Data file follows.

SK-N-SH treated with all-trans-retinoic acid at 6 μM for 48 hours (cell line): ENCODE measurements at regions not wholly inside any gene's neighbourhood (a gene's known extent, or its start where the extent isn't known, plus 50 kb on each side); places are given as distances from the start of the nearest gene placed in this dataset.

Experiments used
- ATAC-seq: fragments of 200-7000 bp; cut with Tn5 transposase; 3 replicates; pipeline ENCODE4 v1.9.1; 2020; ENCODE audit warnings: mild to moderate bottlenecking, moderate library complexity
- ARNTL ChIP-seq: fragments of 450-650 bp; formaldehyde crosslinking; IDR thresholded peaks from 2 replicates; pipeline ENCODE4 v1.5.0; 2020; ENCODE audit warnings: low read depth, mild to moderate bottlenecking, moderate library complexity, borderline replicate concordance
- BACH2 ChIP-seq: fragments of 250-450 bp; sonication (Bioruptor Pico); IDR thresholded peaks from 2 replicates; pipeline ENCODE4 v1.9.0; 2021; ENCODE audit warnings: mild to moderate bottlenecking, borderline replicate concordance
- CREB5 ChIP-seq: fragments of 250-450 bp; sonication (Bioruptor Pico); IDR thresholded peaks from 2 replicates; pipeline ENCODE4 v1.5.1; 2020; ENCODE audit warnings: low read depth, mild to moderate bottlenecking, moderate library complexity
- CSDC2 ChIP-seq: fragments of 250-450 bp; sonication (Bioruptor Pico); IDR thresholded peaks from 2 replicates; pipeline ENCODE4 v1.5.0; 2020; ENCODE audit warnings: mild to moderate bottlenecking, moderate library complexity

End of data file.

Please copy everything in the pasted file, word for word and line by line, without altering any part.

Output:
SK-N-SH treated with all-trans-retinoic acid at 6 μM for 48 hours (cell line): ENCODE measurements at regions not wholly inside any gene's neighbourhood (a gene's known extent, or its start where the extent isn't known, plus 50 kb on each side); places are given as distances from the start of the nearest gene placed in this dataset.

Experiments used
- ATAC-seq: fragments of 200-7000 bp; cut with Tn5 transposase; 3 replicates; pipeline ENCODE4 v1.9.1; 2020; ENCODE audit warnings: mild to moderate bottlenecking, moderate library complexity
- ARNTL ChIP-seq: fragments of 450-650 bp; formaldehyde crosslinking; IDR thresholded peaks from 2 replicates; pipeline ENCODE4 v1.5.0; 2020; ENCODE audit warnings: low read depth, mild to moderate bottlenecking, moderate library complexity, borderline replicate concordance
- BACH2 ChIP-seq: fragments of 250-450 bp; sonication (Bioruptor Pico); IDR thresholded peaks from 2 replicates; pipeline ENCODE4 v1.9.0; 2021; ENCODE audit warnings: mild to moderate bottlenecking, borderline replicate concordance
- CREB5 ChIP-seq: fragments of 250-450 bp; sonication (Bioruptor Pico); IDR thresholded peaks from 2 replicates; pipeline ENCODE4 v1.5.1; 2020; ENCODE audit warnings: low read depth, mild to moderate bottlenecking, moderate library complexity
- CSDC2 ChIP-seq: fragments of 250-450 bp; sonication (Bioruptor Pico); IDR thresholded peaks from 2 replicates; pipeline ENCODE4 v1.5.0; 2020; ENCODE audit warnings: mild to moderate bottlenecking, moderate library complexity